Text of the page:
Jurisprudence on Maritime Conventions
In order to ensure uniformity by way of international legislation three subsequent steps are required:
a) Adoption of an international convention on a given subject
b) Appropriate implementation of the convention
c) Uniform interpretation of the convention
Information on the technique adopted by States parties to a convention for its implementation will help the Depositary of the convention, States parties, courts and lawyers to establish the extent to which legislative uniformity has been achieved.
Information from various countries on judgments in which a convention or its national enactment is considered, interpreted and applied will indicate whether its interpretation is uniform or not and may also contribute to increased uniformity in the future. Similarly, information on commentaries in text books, law journal articles and the like of a convention, its implementation and judgments issued in respect of a convention, may be of assistance to judges and lawyers.
Our project is to contribute to uniformity by collecting and publishing information about the implementation and interpretation of international maritime conventions on a national level.
In order to collect the necessary information from various jurisdictions, we will rely primarily on the assistance of judges, academics, civil servants, practising lawyers and interested persons generally.
You are therefore kindly invited to provide relevant information in English to Francesco Berlingieri at firstname.lastname@example.org
Associations, organizations and publishers are of course also invited to provide information.
Publication by us of any information supplied will normally be with attribution to our source as well as with customary reference to case, book, article etc.
Manner of Contribution
In order to ensure consistency in the information specimens are provided: Specimen For Implementation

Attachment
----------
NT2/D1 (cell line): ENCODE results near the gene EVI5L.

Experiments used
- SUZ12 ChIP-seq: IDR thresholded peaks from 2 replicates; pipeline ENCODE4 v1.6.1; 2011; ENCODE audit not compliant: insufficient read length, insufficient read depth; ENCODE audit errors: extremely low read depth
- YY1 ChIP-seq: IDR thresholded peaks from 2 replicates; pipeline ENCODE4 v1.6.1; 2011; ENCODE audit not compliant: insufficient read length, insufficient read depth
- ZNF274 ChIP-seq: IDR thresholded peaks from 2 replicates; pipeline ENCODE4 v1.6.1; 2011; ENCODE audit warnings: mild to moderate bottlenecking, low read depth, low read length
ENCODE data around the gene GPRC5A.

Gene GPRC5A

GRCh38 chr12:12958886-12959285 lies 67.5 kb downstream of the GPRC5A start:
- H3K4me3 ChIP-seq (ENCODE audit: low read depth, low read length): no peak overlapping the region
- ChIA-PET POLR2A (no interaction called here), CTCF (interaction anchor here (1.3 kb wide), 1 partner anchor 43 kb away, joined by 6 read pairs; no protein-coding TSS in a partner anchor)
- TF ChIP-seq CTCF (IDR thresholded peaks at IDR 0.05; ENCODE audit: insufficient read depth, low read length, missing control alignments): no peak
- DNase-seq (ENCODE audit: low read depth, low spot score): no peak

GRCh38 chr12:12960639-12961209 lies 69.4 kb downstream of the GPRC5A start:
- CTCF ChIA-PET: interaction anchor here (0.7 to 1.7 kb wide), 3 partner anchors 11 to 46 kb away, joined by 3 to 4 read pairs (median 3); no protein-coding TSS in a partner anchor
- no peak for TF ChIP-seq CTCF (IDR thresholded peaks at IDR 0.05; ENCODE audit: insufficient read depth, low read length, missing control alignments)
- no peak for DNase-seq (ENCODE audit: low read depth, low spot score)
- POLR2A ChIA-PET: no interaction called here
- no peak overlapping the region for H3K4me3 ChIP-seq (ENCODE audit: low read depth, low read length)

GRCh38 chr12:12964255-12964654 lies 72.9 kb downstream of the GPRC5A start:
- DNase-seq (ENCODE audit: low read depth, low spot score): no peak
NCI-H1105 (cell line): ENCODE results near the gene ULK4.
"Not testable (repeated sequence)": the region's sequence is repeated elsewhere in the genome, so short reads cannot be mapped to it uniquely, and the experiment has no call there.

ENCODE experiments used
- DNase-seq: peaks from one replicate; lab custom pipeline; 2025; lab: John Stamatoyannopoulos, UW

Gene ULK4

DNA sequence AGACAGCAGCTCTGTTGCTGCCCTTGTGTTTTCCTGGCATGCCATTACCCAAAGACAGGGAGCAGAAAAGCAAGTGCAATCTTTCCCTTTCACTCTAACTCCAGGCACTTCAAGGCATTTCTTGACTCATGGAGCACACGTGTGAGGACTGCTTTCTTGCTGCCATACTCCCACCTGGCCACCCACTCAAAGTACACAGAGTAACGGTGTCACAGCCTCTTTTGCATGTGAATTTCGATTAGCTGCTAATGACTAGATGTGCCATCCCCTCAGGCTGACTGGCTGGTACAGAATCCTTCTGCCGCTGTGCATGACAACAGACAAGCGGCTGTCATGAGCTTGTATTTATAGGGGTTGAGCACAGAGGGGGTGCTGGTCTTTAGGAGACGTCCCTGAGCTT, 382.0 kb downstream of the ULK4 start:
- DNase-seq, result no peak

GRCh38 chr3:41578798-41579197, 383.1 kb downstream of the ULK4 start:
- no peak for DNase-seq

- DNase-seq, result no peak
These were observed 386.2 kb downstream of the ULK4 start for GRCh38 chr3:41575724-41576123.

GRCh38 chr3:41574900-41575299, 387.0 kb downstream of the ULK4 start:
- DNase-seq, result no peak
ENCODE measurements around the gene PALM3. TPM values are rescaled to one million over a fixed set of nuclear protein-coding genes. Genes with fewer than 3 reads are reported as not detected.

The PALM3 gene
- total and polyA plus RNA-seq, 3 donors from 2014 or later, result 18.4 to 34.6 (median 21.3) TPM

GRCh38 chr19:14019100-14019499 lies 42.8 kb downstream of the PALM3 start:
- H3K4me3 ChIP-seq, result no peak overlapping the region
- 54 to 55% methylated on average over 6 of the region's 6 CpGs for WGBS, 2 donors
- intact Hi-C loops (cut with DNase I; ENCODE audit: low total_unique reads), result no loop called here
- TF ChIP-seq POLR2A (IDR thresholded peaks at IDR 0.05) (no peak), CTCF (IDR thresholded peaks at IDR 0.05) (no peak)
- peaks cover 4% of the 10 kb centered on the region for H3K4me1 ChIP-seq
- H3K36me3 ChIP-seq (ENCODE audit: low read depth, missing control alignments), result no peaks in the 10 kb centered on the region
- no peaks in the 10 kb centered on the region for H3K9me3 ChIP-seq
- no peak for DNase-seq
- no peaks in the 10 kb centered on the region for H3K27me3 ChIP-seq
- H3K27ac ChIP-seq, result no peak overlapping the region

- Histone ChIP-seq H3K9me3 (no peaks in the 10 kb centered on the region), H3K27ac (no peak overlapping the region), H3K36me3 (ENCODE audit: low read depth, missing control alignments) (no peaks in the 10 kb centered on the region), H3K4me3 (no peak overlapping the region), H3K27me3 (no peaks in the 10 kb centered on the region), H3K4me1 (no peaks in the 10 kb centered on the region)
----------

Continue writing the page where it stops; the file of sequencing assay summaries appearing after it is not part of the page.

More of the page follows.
However, we emphasize that if for want of time or otherwise you are unable to submit information in the requested format, please supply the information in whatever form or language the circumstances permit. Some information is obviously better than no information and we will hopefully be able to supplement with information from other sources
A DATABASE of decisions by national Courts on the interpretation of maritime conventions has been established on the CMI website. Its purpose is to make available to judges, lawyers, academics and to the industry, as many judgments as possible from as many Courts situated in as many countries as possible, on the interpretation of maritime conventions, in the hope that that will contribute to their uniform interpretation.
The database is structured with reference to each convention and then for each convention with reference to individual subjects, listed in an alphabetical order, with the indication of the relevant article.
For each judgment there are indicated the country, the judicial authority, the date of the judgment, the names of the parties and the journal where the judgment has been published. There follows a summary of the facts and the head notes.
At present the database contains summaries of judgments that relate to the following Conventions:
The Salvage Convention 1910.pdf 672.37 KB
The 1910 Collision Convention.pdf 681.07 KB
The 1924 BOL And 1968 And 1979 Protocols.pdf 1.28 MB
The 1926 Convention On Maritime Liens And Mortgages.pdf 257.92 KB
The 1952 Arrest Convention.docx 58.91 KB
THE CLC 1969 1992.pdf 288.05 KB
The Fund Convention 1971 And Its 1976 Protocol.docx 22.42 KB
Limitation Convention 1976.docx 47.08 KB
1976 Athens Convention.docx 15.99 KB
Hamburg Convention 1978.docx 18.06 KB
UN Convention Law Of The Sea 1982.docx 15.91 KB
SUA Convention 1988.docx 16.48 KB
The Salvage Convention 1989.docx 28.83 KB